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Frequently Asked Gemstone Questions


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1. What Really Is A Gemstone?

What makes something be considered as a gemstone?
Well, a gemstone is a naturally occurring form of a mineral which is desirable for its beauty, valuable in its rarity, and durable enough to be enjoyed by its owner. Attractive crystals and minerals have caught man's eye since the beginning of history. As he saved and collected these rare beauties, they were valued and became what we now call gemstones. There are more than 30 popular varieties of gemstone minerals, and many more rare collector types of gemstones. While we normally think of certain colors with certain gems, most gemstones occur in a variety and range of colors.
Gemstones are oddities in the geological world. The special conditions that allow a mineral crystal to grow slowly and undisturbed, and thus remain transparent and evenly colored, are extremely rare in natural environments. Moreover, such conditions tend to be very restricted in volume on the rare occasions when they do form. The result is that only a small amount of the mineral material present in any specific geologic deposit is suitable for use as gemstones, and the usable portions of the crystals which are recovered tend to be very small.


What is meant when something is called a "colored" Gemstone ?
In the gem and jewelry trade, all Gemstones other than diamond are called colored stones. So if it isn't a diamond , its a colored stone. Its odd, but this means that a deep yellow diamond is not a colored stone, while a colorless sapphire actually is a colored stone. I know its kind of confusing, but that's how the gemstone industry defines its terms.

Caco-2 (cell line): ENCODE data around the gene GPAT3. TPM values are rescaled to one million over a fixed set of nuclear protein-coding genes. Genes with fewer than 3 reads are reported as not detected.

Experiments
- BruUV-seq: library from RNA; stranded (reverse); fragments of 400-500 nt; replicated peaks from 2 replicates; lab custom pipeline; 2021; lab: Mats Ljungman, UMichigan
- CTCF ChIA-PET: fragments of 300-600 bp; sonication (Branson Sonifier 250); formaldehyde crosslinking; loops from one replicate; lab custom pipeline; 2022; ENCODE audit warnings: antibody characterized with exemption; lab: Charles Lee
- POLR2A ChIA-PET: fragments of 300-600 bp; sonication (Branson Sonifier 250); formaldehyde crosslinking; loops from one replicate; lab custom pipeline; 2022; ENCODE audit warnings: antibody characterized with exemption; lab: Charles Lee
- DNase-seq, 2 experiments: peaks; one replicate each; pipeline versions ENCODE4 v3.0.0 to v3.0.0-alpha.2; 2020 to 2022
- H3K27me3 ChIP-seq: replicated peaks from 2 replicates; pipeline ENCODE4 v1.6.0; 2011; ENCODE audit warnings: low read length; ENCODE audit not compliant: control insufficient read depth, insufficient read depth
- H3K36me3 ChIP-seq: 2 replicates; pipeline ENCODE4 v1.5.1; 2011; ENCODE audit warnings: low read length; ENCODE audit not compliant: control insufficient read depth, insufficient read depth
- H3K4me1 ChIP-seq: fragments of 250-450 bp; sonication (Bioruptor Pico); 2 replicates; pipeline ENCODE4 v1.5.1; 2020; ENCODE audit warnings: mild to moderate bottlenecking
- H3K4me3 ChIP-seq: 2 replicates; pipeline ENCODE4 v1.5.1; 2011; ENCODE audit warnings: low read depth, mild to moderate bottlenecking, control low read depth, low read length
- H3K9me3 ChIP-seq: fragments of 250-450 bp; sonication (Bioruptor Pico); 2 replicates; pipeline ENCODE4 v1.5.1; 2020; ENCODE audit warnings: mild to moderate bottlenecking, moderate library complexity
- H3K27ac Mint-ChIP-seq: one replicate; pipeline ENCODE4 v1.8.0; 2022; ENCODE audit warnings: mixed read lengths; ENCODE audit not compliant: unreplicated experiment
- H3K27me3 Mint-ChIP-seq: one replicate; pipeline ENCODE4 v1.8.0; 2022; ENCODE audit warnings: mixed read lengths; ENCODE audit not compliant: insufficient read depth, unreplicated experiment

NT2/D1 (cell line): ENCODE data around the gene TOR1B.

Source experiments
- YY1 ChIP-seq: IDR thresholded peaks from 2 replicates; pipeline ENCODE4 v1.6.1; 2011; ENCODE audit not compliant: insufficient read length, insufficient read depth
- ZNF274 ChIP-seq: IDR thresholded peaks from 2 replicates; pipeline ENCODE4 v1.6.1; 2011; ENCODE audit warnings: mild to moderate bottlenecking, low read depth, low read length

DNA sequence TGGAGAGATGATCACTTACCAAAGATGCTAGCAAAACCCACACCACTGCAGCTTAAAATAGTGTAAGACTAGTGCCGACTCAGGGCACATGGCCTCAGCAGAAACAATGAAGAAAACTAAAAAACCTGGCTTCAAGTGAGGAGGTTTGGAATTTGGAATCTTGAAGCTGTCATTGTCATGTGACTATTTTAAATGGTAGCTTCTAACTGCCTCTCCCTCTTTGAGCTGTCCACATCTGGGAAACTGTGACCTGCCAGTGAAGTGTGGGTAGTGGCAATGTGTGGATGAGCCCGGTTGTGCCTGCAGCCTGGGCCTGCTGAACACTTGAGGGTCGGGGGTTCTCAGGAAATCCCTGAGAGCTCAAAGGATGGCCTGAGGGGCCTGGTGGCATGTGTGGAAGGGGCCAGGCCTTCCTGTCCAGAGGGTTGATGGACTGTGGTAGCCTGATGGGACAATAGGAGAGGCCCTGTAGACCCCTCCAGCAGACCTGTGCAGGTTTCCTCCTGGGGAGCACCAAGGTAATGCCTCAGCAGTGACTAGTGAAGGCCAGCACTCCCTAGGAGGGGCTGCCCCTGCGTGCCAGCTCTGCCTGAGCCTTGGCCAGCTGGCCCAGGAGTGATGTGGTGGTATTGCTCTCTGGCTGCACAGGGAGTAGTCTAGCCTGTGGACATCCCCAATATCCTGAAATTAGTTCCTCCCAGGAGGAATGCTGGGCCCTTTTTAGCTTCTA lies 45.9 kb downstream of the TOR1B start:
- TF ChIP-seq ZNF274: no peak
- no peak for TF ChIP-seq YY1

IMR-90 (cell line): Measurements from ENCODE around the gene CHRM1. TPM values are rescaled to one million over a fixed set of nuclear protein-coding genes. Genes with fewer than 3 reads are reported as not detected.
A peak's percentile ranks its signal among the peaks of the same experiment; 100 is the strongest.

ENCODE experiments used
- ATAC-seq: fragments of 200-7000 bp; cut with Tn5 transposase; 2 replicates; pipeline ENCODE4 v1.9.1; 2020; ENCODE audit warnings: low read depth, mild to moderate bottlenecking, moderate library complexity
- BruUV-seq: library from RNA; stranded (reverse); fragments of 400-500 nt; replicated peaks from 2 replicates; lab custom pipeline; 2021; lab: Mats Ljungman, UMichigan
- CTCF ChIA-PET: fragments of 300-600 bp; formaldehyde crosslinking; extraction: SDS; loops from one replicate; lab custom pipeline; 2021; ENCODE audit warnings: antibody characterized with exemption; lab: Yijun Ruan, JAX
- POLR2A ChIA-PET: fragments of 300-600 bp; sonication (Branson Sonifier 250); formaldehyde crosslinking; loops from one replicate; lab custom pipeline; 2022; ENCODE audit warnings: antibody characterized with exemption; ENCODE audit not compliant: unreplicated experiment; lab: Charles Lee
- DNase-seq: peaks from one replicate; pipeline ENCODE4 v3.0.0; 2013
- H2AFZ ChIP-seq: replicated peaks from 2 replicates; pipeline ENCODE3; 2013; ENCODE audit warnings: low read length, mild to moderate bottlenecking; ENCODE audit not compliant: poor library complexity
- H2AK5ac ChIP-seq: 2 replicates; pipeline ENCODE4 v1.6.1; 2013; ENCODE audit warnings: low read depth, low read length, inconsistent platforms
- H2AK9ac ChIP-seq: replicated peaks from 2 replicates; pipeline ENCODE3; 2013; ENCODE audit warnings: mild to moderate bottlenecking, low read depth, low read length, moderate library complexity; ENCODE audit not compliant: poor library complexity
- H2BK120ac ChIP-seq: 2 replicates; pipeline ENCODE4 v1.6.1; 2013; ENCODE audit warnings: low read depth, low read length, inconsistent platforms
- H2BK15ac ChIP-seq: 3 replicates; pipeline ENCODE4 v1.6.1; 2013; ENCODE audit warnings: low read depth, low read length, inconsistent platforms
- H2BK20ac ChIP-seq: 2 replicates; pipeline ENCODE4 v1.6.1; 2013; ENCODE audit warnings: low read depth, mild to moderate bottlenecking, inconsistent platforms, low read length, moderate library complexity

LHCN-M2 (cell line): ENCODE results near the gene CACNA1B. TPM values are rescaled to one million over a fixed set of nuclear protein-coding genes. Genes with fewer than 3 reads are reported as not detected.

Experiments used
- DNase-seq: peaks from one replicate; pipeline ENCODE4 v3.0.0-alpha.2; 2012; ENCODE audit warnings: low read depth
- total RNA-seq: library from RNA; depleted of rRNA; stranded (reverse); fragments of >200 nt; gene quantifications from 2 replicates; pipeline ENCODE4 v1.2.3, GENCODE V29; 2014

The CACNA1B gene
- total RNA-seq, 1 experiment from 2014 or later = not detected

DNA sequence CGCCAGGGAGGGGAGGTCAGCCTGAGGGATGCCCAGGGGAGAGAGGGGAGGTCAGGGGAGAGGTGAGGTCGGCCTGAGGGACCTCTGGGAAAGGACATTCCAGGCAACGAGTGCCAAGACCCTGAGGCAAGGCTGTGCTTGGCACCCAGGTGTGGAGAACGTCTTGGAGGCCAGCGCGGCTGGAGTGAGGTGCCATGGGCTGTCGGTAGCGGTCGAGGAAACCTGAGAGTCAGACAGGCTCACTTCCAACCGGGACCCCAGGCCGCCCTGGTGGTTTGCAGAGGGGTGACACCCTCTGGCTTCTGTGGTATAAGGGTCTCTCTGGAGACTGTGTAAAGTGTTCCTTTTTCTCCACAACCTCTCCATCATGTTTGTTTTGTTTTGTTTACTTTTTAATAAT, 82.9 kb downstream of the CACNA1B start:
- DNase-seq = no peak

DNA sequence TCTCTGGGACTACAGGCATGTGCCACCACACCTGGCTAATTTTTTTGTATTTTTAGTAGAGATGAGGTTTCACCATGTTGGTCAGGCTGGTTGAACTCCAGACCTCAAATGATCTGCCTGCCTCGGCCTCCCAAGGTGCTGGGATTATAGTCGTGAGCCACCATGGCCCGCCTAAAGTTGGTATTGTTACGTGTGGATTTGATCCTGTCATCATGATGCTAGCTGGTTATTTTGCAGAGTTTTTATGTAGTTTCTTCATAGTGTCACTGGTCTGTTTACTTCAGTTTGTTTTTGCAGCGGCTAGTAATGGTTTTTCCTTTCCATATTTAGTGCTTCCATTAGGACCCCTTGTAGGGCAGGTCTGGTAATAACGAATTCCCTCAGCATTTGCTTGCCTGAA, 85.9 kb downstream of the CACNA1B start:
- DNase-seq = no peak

Why are Certain Gemstones Considered as "Precious"?
The term "precious" is defined by the dictionary as something "having great value"; "semiprecious" refers to something of "lesser" but still significant value. The dramatic rise in the prices of all gemstones beginning in the 1970's has made the normal use of these terms completely obsolete. However, they remain familiar to many jewelry makers and buyers from around the world, and therefore still retain colloquial use. Traditionally, the term "precious," as applied to gemstones, has (for centuries) meant four stones: diamond, emerald, ruby and sapphire - other gemstones are considered as "semi-precious", no matter how valuable they actually are. In this day and age, it is not unusual that fine quality semi-precious stones command as high a price, and not uncommonly even higher than the lesser grades of so-called "precious" stones.

I want to see more about how Gemstones are cut and polished.

I have a whole web page devoted to the process of cutting and polishing gemstones by the method known as faceting. Learn about the process from gem rough to finished jewelry by checking out our faceting web page: FACETING AND POLISHING PAGE HERE



Nevada Outback Gems

Find out more by checking out all of our links below:
Our Free Colored Gemstone Information Encyclopedia Amethyst and Citrine info Aquamarine information
What Really Is A Gemstone? Apatite information Chrysoberyl information
How are Gemstones Mined? Diamond information Emerald information
What About a Gemstone Makes it so Valuable? Garnet information Morganite information
What About Investing in Gemstones? Opal information Peridot information
Nevada Outback Library and Bookstore - Learn more! Ruby information Sapphire information
The Rockhound's Corner for Gem Hunting Spinel information Oregon Sunstone info
Take a virtual tour of our Nevada Turquoise mines Tanzanite information Topaz information
Rare Crystals and Gemstone Rough, including Turquoise Tourmaline information Tsavorite information
Natural Gold Nugget Photos: Big Nuggets, Crystal Gold Turquoise information Zircon information
Chris' Gold Prospecting Encyclopedia Nevada Outback Gems Homepage Nevada Outback Gems Site Map